Brillantina and Lola Flores

It is impossible to dissociate the figure of Manuel Rodríguez Alba ‘El Brillantina’ (Chiclana de la Frontera, 1920 – La Línea de la Concepción, 1970) from the emblematic figure of Lola Flores, in whose company he played during the golden years of ‘La Faraona’, as immortalized by Antonio Martínez Ares in one of his songs.

His artistic profile is that of a versatile figure, very typical of the time, who combined singing, dancing and humour: legend has it that the well-known skit by ‘Chiquito de la Calzada’ with his hand holding his side was inspired by an occasion when ‘El Brillantina’ went on stage in great pain due to kidney stones, causing hilarity in the audience. Nano de Jerez also performed one of his best-known numbers, El Bombero.

Born on Fierro Street in Chiclana, he had to overcome his parents’ opposition to his dedication to the life of an artist. He began to participate in festivals and to frequent nightclubs and venues where his grace and self-confidence were all the rage. At the age of 20, he performed at the tablao Las Cuevas de Nemesio. At different times, he participated in flamenco groups at Las Cuevas de Nerja, Los Canasteros and Torres Bermejas, iconic tablaos in Madrid.

After a marriage that saw the birth of a son, ‘El Brillantina’ settled in La Línea de la Concepción, in whose municipal hospital he died at the early age of 50 as a result of a traffic accident after leaving one of his performances at the El Berrenchina venue.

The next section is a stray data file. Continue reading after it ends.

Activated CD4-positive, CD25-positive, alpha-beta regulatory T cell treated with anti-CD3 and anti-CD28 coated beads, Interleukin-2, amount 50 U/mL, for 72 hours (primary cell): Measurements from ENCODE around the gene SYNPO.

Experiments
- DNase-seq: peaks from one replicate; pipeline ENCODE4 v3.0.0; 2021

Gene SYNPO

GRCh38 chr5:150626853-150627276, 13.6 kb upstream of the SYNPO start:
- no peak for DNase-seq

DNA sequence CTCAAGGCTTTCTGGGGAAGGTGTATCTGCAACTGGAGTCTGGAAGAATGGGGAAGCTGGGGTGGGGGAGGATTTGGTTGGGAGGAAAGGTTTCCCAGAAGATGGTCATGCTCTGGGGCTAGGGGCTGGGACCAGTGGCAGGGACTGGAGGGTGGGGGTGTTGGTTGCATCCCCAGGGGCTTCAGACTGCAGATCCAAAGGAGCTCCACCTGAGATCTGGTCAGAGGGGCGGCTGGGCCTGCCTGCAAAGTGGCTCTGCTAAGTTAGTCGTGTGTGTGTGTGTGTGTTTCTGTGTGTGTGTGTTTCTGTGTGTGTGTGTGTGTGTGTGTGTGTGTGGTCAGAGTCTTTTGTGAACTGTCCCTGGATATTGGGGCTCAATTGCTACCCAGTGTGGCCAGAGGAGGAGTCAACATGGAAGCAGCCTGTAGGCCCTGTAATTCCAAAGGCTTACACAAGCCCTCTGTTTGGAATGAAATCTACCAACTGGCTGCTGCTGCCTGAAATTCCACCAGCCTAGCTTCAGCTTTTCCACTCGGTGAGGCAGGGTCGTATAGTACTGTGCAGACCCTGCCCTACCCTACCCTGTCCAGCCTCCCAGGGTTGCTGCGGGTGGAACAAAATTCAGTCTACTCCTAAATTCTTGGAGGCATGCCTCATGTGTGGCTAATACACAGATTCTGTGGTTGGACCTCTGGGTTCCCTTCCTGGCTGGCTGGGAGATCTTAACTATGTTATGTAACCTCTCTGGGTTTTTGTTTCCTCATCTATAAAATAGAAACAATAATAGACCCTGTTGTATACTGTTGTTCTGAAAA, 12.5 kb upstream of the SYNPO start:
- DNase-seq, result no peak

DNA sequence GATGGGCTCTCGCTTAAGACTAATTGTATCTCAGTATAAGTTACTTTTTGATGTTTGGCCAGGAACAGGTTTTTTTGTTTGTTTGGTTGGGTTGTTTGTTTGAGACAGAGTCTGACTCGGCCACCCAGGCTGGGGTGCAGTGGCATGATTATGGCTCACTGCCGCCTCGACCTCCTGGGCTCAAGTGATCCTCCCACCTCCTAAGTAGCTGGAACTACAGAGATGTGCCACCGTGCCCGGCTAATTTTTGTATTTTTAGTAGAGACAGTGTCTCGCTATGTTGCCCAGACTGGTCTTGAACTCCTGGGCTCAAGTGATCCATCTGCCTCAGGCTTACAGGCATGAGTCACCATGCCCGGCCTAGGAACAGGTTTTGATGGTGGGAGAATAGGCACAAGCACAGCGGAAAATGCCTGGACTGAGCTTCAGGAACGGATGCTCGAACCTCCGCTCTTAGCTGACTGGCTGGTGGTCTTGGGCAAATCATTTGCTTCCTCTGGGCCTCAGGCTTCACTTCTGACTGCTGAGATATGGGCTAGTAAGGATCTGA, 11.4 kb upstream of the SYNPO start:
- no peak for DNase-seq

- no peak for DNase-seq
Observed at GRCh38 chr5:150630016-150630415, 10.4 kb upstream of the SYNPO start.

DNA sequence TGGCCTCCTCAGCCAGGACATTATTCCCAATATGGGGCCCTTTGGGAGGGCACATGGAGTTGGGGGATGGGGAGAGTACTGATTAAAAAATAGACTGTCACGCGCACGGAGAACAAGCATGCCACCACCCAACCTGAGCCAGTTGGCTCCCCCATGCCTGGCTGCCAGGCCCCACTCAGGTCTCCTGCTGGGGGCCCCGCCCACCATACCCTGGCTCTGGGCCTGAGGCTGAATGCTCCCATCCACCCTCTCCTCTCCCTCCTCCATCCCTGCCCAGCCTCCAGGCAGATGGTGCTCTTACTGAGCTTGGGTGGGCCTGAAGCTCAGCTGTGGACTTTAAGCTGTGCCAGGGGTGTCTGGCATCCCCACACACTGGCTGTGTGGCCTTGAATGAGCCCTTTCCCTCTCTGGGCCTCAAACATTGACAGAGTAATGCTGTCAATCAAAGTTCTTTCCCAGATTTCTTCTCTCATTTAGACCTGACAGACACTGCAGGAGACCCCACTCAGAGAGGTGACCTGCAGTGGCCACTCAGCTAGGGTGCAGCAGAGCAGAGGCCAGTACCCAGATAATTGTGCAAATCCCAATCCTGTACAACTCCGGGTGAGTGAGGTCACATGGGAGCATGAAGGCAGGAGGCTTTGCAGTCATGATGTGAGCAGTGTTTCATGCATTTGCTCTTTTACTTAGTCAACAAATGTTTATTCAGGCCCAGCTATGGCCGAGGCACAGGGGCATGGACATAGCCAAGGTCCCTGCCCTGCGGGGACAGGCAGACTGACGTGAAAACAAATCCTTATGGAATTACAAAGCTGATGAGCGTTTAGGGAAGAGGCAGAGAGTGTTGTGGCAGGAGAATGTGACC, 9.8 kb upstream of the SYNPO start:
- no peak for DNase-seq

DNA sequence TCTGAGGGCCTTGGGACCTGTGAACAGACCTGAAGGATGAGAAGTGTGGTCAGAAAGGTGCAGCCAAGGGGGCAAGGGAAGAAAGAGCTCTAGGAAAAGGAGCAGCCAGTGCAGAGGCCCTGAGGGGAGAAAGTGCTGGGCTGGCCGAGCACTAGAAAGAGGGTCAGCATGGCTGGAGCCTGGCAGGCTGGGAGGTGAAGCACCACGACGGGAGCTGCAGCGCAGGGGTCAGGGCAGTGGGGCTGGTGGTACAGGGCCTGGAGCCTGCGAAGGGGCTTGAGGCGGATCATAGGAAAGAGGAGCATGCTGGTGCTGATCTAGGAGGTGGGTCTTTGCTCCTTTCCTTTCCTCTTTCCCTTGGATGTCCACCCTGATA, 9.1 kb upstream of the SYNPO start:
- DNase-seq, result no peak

He shone in cante por fiestas and was a supporting artist in the shows of the great performers of the time, such as Manolo Caracol, Lola Flores, whom he imitated, Roque Montoya ‘Jarrito’, etc. In Lola’s opinion, ‘El Brillantina’ was touched by grace, with a natural gift like ‘El Beni’ and many other artists of his time. The artist from Chiclana was genuine, warm and inimitable, leaving his mark on all who met him. 

On 26 June 1960, he performed at La Perseverancia Bullring in Algeciras as part of an incredible artistic line-up, headed by Jarrito and Flores ‘El Gaditano’, including Rafael ‘El Tuerto’, Chato Méndez, Dominguillo, Pepe ‘El Sevillano’, and the Sánchez brothers and their father, Antonio Sánchez — in other words, Paco de Lucía with his family. His unique approach to the art of flamenco took him to legendary venues in Málaga, in Torremolinos and Marbella, such as La Pagoda Gitana and Tablao Ana María; in Córdoba, to El Brillante and El Jaleo; and in the town of La Línea, to El Boquerón de Plata and El Platero.

He was also cast in several film projects, including Una señora estupenda in 1967, a film by Eugenio Martin, featuring his friend Lola Flores, José Luis López Vázquez and Gracita Morales.

Although he settled in La Línea, he frequented Chiclana de la Frontera for the rest of his life,  to visit his mother, fraternize with old friends such as Alonso Núñez ‘Rancapino’ and to frequent the tavern of Santa Mónica. 

Beyond his musical legacy, which has not had a huge impact, he left behind a clear attitude towards life and flamenco as a witness and a protagonist during an unrepeatable era in which hunger hit him harder than the cockerel he played “matador” with some afternoons in the courtyard where he lived in La Línea.